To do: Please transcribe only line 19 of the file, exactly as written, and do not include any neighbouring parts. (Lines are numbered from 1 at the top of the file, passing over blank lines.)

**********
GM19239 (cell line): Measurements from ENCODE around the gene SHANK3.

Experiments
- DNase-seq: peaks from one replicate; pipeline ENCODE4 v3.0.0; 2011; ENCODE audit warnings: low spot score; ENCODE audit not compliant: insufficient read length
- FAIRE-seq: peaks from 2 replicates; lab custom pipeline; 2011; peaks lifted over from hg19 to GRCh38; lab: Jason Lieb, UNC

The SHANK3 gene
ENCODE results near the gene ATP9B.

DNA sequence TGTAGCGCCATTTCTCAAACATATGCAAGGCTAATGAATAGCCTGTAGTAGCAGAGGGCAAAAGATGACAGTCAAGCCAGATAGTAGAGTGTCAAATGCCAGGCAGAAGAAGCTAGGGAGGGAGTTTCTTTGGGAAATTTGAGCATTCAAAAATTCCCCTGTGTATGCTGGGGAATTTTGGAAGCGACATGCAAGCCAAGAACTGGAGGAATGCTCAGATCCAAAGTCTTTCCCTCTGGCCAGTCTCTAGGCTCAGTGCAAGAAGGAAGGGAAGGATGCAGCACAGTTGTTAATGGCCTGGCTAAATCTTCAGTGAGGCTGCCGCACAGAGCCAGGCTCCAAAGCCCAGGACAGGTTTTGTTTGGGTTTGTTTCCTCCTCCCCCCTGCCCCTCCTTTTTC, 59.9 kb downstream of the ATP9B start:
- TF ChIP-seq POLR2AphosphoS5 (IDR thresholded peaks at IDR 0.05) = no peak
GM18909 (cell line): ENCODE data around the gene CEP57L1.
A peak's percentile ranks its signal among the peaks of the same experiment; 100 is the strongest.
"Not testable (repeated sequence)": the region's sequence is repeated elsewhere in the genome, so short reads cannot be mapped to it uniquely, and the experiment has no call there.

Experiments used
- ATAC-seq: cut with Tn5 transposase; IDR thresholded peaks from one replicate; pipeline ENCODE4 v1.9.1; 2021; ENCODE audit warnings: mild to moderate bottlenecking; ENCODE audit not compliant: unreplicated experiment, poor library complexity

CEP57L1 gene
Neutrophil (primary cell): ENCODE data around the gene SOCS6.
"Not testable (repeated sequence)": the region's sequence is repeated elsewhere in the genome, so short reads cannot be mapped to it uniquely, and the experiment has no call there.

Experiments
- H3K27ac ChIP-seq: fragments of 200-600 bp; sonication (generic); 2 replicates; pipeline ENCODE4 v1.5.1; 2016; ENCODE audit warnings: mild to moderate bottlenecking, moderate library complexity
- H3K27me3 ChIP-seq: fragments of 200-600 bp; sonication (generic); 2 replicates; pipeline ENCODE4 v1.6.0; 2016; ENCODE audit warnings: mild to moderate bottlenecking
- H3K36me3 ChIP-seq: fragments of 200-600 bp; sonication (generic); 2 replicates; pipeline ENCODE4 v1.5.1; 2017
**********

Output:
- H3K27me3 ChIP-seq: fragments of 200-600 bp; sonication (generic); 2 replicates; pipeline ENCODE4 v1.6.0; 2016; ENCODE audit warnings: mild to moderate bottlenecking